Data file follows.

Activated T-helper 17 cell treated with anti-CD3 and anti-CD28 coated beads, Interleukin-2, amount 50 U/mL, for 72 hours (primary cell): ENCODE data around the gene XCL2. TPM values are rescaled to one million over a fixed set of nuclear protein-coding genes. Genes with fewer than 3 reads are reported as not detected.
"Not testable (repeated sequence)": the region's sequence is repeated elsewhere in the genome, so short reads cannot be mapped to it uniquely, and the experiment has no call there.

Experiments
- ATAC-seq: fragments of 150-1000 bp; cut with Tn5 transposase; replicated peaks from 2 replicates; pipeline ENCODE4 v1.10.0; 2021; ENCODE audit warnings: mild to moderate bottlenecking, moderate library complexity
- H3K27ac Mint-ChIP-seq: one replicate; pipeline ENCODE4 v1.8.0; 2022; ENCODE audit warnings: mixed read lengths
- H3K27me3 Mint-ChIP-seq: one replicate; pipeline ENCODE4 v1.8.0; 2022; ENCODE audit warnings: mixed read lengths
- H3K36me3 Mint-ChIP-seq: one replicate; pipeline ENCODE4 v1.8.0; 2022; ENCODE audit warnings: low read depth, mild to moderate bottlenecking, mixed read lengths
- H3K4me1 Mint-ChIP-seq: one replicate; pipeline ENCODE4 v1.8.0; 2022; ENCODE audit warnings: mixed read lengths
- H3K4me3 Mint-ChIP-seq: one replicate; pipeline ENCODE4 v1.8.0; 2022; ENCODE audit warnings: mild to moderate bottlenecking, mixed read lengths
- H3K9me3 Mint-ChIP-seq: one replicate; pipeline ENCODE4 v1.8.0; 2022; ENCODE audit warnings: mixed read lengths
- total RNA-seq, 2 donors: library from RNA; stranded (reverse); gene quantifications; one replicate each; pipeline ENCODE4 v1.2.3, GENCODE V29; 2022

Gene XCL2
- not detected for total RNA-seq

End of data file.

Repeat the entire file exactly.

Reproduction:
Activated T-helper 17 cell treated with anti-CD3 and anti-CD28 coated beads, Interleukin-2, amount 50 U/mL, for 72 hours (primary cell): ENCODE data around the gene XCL2. TPM values are rescaled to one million over a fixed set of nuclear protein-coding genes. Genes with fewer than 3 reads are reported as not detected.
"Not testable (repeated sequence)": the region's sequence is repeated elsewhere in the genome, so short reads cannot be mapped to it uniquely, and the experiment has no call there.

Experiments
- ATAC-seq: fragments of 150-1000 bp; cut with Tn5 transposase; replicated peaks from 2 replicates; pipeline ENCODE4 v1.10.0; 2021; ENCODE audit warnings: mild to moderate bottlenecking, moderate library complexity
- H3K27ac Mint-ChIP-seq: one replicate; pipeline ENCODE4 v1.8.0; 2022; ENCODE audit warnings: mixed read lengths
- H3K27me3 Mint-ChIP-seq: one replicate; pipeline ENCODE4 v1.8.0; 2022; ENCODE audit warnings: mixed read lengths
- H3K36me3 Mint-ChIP-seq: one replicate; pipeline ENCODE4 v1.8.0; 2022; ENCODE audit warnings: low read depth, mild to moderate bottlenecking, mixed read lengths
- H3K4me1 Mint-ChIP-seq: one replicate; pipeline ENCODE4 v1.8.0; 2022; ENCODE audit warnings: mixed read lengths
- H3K4me3 Mint-ChIP-seq: one replicate; pipeline ENCODE4 v1.8.0; 2022; ENCODE audit warnings: mild to moderate bottlenecking, mixed read lengths
- H3K9me3 Mint-ChIP-seq: one replicate; pipeline ENCODE4 v1.8.0; 2022; ENCODE audit warnings: mixed read lengths
- total RNA-seq, 2 donors: library from RNA; stranded (reverse); gene quantifications; one replicate each; pipeline ENCODE4 v1.2.3, GENCODE V29; 2022

Gene XCL2
- not detected for total RNA-seq